By TAMARA WINFREY-HARRIS
Excerpted from “Motherhood: Between Mammy and a Hard Place,” a chapter in the new book The Sisters Are Alright: Changing the Broken Narrative of Black Women in America
More than 70 percent of black births happen outside marriage. From Tea Party candidates to black clergy, folks will tell you that statistic is a sin and a shame. For a society that is mistrustful of sexually active, unmarried women and wedded to the superiority of male-led households, those numbers demonstrate unchecked aberrance and are used to confirm stereotypes about black women’s femininity and sexuality. This statistic is positioned as the reason for every social ill plaguing the black community and, once again, very likely the fault of black women.
Conservative columnist George Will said on ABC’s This Week that single mothers present a bigger threat to African Americans than the loss of voting rights. Jimi Izrael, frequent contributor to NPR, wrote in his book The Denzel Principle that high rates of black divorce and single-parent families “really reflects less on black men and more on black women and their inability to make good choices.”
Dr. Sarah J. Jackson says that black women’s sexuality and motherhood have been part of public discourse since slavery, when our reproduction was an integral part of the economy, like the livestock that kept the agricultural engine going. People were as inclined to talk about black women birthing babies as they were cows bearing calves. And, like those cows, black women were viewed as uncivilized and unintentional breeders. The institution of slavery required a voluntary blindness to the idea of black family. “If you’re treating a group of people like animals, you have to believe that they’re not capable of making the same emotional bonds with their children that you are. Otherwise, you might feel bad about selling their children off down the river,” Jackson says.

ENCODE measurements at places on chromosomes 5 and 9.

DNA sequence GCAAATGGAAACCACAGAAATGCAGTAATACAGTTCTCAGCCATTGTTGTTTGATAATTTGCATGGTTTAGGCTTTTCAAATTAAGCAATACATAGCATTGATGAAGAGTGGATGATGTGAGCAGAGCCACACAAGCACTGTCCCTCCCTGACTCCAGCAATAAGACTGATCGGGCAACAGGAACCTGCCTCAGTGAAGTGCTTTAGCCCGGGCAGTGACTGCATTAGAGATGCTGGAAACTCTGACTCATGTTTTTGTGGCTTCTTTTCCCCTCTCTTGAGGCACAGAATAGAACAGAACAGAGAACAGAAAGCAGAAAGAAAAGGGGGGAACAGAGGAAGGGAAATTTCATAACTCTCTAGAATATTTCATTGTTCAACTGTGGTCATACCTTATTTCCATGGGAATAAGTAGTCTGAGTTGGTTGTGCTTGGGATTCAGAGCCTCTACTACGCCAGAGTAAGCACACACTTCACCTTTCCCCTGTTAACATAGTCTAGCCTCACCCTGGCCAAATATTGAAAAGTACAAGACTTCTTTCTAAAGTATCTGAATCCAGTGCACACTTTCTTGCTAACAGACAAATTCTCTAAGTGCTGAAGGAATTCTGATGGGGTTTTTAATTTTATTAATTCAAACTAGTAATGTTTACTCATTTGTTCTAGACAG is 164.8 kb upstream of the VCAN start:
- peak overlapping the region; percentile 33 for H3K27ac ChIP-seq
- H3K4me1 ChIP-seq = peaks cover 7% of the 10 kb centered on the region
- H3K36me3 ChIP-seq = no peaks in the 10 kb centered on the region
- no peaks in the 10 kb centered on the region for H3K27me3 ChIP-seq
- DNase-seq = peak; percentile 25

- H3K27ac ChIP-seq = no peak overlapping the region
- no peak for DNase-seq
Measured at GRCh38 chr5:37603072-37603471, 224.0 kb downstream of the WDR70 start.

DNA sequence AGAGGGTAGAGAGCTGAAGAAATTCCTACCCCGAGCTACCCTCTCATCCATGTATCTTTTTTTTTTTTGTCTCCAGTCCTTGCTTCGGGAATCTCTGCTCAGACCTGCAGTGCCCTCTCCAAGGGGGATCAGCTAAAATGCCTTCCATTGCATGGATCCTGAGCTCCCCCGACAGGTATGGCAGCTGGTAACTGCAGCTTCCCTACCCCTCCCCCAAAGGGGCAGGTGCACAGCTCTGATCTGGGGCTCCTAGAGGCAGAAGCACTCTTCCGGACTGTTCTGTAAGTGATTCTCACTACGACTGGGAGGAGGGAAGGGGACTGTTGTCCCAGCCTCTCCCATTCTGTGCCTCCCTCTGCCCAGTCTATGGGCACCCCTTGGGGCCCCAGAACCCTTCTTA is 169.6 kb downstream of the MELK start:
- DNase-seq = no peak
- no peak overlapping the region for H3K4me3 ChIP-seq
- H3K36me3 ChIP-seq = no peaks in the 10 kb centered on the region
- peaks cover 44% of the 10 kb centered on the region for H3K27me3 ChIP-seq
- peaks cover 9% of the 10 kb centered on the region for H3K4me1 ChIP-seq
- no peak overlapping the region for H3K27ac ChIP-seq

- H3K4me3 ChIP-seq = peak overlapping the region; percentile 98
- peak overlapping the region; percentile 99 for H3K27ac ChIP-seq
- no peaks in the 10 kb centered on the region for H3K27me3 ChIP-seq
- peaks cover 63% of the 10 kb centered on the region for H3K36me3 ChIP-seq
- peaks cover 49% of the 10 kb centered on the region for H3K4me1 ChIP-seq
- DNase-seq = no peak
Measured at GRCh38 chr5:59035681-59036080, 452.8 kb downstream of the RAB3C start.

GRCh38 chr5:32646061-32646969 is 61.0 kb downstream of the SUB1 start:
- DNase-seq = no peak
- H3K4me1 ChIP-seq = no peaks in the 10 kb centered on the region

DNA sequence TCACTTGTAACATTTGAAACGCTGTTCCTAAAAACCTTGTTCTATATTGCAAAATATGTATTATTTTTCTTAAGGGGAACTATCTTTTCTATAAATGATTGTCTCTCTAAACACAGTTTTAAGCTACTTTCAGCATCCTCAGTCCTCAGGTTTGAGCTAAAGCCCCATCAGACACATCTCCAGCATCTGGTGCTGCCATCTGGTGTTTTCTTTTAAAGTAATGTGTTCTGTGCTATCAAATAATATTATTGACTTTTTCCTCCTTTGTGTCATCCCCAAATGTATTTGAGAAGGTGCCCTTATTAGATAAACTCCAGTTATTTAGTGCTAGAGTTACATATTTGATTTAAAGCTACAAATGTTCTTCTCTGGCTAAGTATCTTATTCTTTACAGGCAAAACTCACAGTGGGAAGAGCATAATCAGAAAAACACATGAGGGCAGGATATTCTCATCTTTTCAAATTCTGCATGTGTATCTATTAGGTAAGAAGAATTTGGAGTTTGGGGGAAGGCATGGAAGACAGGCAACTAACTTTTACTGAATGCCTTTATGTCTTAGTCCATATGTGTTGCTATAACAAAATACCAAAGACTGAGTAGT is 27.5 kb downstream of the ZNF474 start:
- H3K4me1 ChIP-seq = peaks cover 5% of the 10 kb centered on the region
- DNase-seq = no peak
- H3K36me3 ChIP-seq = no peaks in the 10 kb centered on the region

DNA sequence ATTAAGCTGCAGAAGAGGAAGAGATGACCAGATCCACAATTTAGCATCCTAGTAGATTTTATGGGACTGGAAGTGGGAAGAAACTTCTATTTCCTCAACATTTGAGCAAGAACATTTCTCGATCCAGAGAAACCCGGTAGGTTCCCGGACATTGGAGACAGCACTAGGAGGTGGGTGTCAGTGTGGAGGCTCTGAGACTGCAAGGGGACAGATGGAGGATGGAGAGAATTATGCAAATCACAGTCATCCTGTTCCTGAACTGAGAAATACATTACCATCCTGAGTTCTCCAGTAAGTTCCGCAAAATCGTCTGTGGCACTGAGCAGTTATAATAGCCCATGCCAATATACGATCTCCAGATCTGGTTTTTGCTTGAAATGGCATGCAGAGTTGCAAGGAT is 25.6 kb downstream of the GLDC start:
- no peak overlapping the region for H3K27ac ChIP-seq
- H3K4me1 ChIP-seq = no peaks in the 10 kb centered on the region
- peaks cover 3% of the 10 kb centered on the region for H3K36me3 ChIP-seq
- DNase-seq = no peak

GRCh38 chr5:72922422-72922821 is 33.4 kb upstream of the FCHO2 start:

Here again, the Moynihan Report and its support for the stereotypes of the Matriarch, Sapphire, and Jezebel play a role in ensuring that the public discussion of black motherhood is relentlessly negative.